Madrimov vs. Walker: Inviting Tragedy
By Caryn A. Tate on August 18, 2020
Fighters are hard-pressed to admit that they’re hurt. (photo: Ed Mulholland/Matchroom)
Even when proper precautions are taken, sometimes there can still be a negative outcome. But what about when there are clear warning signs that go unheeded, such as in Walker’s case? It’s inviting a tragic outcome… READ MORE
Herring retains title via DQ over Oquendo
By Robert Ecksel on September 5, 2020
The champ intended to box, while the challenger came to brawl. (Mikey Williams/Top Rank)
“I wasn’t too satisfied with my performance, to be honest with you,” said Herring after the fight. “I didn’t want it to end like that. I’m disappointed with the outcome. But my team felt it was too much. So we just had to stop it or whatever…” READ MORE
David Benavidez, a Hawk Seeking a Meal
By Richard E. Baker on February 14, 2021
There must be a champion out there with the guts to fight him. (Photo: Richard E. Baker)
Call the upcoming David Benavidez (23-0-0) fight against Ronald Ellis (18-1-2) redemption, or a tune-up, or an exercise, or a bit of fun; call the fight what you like but a fight is still a fight. Benavidez lost his WBC title on the scales in his last fight against Roamor Angulo. Benavidez weighed in two pounds over the limit. He could have lost the weight, but he did not. The fight with Ellis is important if for no other reason than to show that Benavidez can make weight and that he is still a super middleweight. He is not ready to move up. Not until he earns back his WBC belt.
The bout against Ellis will be telecast on Showtime, March 13, as the main event. Ellis, ranked number 8 by the WBC is the underdog and few people give him a chance at winning. He can fight; do not be mistaken. His only loss was to DeAndre Ware (12-1-2) by majority decision. Ellis retired Matvey Korobov (28-3-1) in his last fight and beat Immanuel Aleem (18-1-2) in the fight before that. Eight of his wins have been against fighters with winning records and, with 12 KOs, he can hit.
Cem Eren, conditioning coach for Benavidez, guarantees to have Benavidez in top shape for the fight. By the time of the bout Benavidez will have put in 14 weeks of training, more than for most fights. He is not taking a chance this time. In his fight against Angulo, Benavidez decided to condition at home thinking he could slim down on his own. Few fighters can do anything on their own. His decision was a big mistake, and a costly one. Losing a title can cost a champion millions of dollars. Benavidez has now lost the title twice outside the ring. Considering the money he has lost he might just as well be fighting for free. The lost money might have bought him his own state, something the size of Vermont. There is no reason to grieve over the past. The Buddhists say there is only becoming and that all sorrow lies in the past. Move ahead; that’s the ticket.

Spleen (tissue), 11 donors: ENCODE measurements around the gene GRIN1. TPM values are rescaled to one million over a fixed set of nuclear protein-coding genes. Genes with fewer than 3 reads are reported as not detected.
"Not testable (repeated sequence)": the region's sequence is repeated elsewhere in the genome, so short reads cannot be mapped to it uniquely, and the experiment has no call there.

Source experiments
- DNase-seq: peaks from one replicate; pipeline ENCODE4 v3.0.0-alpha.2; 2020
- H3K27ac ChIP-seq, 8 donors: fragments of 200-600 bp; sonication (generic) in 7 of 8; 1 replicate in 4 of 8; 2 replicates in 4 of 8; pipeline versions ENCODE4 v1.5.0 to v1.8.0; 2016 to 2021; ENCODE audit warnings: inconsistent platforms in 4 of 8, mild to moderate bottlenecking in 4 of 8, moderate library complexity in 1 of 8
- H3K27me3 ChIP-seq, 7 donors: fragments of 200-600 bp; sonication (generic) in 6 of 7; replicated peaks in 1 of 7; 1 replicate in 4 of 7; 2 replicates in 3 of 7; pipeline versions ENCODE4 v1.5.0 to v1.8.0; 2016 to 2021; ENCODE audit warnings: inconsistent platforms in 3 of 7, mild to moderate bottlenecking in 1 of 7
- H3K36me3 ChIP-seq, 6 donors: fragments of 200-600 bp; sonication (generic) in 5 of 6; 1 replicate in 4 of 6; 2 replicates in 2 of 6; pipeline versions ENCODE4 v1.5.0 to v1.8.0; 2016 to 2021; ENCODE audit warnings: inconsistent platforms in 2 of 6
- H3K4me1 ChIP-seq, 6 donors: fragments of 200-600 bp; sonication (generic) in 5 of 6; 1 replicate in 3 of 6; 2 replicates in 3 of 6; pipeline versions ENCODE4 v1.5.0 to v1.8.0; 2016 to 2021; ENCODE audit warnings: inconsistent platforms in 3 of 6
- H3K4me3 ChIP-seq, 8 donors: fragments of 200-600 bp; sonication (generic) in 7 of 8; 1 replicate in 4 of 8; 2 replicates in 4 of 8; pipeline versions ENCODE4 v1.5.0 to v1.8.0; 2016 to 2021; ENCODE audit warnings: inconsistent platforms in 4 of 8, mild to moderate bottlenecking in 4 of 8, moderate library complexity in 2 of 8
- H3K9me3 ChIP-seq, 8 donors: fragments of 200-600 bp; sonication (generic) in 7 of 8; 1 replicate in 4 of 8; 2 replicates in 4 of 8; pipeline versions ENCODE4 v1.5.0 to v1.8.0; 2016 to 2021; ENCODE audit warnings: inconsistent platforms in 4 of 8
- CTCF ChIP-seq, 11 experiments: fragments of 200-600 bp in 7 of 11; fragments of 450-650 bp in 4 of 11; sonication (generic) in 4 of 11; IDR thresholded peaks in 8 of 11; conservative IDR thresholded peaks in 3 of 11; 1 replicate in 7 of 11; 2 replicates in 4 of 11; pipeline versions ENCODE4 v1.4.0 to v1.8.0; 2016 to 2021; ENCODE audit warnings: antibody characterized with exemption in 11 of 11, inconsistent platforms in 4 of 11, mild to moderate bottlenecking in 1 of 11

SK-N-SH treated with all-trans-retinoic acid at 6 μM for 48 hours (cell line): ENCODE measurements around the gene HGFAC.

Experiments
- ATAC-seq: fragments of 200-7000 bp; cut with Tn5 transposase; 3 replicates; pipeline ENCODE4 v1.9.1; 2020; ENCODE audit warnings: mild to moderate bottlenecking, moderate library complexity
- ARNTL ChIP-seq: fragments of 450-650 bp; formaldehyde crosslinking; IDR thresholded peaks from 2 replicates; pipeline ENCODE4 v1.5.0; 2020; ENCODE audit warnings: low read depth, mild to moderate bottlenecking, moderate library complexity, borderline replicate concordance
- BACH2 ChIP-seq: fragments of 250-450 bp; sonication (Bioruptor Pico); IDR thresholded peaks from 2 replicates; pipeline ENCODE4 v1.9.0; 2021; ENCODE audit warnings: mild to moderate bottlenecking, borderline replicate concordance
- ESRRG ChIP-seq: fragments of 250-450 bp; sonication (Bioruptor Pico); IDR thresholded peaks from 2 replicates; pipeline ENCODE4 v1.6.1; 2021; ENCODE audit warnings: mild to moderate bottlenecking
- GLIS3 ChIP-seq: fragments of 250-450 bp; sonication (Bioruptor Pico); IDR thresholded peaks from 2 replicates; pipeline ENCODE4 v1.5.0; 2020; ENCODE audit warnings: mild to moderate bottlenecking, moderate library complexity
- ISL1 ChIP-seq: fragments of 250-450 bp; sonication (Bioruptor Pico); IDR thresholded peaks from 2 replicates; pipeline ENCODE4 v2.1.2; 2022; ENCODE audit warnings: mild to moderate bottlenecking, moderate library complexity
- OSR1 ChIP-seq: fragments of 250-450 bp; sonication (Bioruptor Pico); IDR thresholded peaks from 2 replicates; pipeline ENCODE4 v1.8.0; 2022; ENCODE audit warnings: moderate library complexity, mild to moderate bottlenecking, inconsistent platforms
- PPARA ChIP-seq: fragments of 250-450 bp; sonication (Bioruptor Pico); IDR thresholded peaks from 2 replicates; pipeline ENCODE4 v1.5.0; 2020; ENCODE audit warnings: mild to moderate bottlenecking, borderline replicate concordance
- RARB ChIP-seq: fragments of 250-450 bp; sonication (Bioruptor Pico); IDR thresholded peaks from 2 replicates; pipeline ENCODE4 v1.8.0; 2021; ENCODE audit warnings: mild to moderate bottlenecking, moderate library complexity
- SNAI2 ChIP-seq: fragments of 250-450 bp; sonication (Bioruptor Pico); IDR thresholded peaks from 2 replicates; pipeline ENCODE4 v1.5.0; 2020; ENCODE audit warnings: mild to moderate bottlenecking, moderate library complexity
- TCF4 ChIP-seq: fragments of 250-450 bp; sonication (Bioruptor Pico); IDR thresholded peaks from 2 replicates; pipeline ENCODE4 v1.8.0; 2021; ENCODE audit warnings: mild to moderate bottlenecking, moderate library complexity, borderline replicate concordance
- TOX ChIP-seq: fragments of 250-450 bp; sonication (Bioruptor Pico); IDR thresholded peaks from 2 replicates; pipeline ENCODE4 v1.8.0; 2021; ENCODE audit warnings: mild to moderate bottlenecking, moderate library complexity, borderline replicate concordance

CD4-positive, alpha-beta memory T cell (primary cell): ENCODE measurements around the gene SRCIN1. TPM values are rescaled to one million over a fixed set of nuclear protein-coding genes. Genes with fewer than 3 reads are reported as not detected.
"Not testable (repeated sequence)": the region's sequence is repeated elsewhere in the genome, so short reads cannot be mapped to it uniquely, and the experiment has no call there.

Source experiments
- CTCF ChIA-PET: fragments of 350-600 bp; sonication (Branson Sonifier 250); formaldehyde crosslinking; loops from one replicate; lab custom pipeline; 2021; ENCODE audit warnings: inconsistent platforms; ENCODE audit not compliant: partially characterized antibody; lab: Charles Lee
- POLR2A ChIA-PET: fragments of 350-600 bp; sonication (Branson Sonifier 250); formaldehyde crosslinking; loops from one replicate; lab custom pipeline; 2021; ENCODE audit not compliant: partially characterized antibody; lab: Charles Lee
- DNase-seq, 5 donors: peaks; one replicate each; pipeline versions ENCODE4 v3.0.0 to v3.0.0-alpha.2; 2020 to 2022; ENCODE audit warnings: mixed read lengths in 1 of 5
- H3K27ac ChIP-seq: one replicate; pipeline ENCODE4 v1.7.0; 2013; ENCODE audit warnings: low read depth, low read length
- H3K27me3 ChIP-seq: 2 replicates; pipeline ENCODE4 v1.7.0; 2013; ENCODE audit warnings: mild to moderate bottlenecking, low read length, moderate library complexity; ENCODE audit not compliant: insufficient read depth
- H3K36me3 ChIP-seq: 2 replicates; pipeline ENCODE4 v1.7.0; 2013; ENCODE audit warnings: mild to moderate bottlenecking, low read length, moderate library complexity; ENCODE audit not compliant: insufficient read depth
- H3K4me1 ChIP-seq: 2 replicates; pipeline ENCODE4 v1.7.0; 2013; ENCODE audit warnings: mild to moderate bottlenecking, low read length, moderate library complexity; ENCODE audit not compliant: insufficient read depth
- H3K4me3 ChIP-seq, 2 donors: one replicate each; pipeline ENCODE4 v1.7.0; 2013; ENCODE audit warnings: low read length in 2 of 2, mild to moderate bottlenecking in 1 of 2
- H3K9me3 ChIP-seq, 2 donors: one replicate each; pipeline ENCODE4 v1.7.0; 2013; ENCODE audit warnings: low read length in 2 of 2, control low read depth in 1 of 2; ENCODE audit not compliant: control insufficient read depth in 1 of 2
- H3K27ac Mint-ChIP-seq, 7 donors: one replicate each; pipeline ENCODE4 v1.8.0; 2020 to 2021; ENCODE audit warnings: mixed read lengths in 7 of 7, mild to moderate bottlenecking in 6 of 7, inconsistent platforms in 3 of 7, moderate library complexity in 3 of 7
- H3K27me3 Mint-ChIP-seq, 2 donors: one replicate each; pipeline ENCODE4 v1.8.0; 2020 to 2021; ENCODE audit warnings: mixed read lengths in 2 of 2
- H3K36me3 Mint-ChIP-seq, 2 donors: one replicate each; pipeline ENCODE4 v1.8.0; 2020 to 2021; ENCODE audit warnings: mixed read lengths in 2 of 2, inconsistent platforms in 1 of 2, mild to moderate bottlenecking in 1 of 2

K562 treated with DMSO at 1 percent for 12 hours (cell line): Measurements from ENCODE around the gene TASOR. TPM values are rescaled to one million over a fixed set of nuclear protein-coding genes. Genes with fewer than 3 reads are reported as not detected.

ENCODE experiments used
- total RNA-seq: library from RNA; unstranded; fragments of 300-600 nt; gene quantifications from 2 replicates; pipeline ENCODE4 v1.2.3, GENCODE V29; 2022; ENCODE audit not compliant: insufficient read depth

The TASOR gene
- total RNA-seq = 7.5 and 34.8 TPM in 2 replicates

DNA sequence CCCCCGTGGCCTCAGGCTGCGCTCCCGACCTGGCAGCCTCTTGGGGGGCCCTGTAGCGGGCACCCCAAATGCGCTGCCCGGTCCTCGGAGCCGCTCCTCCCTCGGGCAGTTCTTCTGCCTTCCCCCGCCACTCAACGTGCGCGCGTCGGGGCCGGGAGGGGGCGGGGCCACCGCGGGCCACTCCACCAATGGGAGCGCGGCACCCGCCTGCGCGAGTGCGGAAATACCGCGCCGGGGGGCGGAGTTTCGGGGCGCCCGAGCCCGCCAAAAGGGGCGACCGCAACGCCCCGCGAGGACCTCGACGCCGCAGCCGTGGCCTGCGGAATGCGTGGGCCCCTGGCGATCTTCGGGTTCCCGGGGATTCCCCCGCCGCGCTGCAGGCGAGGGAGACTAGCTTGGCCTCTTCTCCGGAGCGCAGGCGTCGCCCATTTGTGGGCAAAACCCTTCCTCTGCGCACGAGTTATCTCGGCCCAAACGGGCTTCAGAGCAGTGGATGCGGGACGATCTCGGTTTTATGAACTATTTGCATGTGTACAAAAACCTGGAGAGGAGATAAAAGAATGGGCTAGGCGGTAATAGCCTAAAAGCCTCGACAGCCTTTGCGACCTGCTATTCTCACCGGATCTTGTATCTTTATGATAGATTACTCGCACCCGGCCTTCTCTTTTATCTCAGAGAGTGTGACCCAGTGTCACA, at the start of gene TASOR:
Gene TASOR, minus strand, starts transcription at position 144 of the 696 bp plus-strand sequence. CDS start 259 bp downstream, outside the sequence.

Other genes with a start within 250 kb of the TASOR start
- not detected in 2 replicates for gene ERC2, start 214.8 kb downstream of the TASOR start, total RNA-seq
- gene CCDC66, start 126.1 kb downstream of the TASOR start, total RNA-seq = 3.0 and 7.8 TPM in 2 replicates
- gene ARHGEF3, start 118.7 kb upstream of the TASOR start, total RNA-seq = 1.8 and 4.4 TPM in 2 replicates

Bevavidez is looking toward the future and moving forward slowly, one fight at a time. The first to go must be Ellis and he must go decisively. Another championship fight may or may not follow. None of the big guys will face the crafty and devastating puncher Benavidez.
“The fans deserve to be given the best of the best,” he said. He is ready to do his part. Alvarez will probably never take a chance on fighting him. Alvarez does not have the confidence to know he will win and, unlike a hungry fighter who must take chances, he likes a sure thing these days and is not interested in whether or not the fans suffer. Caleb Plant also is wearing track shoes.
Benavidez was not impressed with Plant’s recent bout against Caleb Truax and found the bout to be extremely boring. He should have taken the outgunned Truax out early. Benavidez feels that Plant has always been a sleepy boxer and the sales of No-Doz increases before each of his fights.
After Benavidez beat Durrell he has been calling out Plant. Plant has responded with a tweet-full of excuses. “He acts like a woman on twitter,” said Benavidez. He won’t fight.
“I deserve any of those top fights with those top fighters,” said Benavidez.
The only chance Ellis has of beating Benavidez is with a decent solid punch. Benavidez seldom gets smacked with anything hard on the face. He is too slick and at 6’2”, a long way to reach. He often walks in with his hands down and keeps his left especially low. He has gotten away with it because of his reflexes. The great Jimmy Wilde always fought with his hands at his waist, as did many early fighters.
Benavidez should win impressively. If he does, there must be a champion out there someplace with the guts to fight him. Of course, this is boxing and most fans have learned by now that all the little birdies go tweet-tweet-tweet.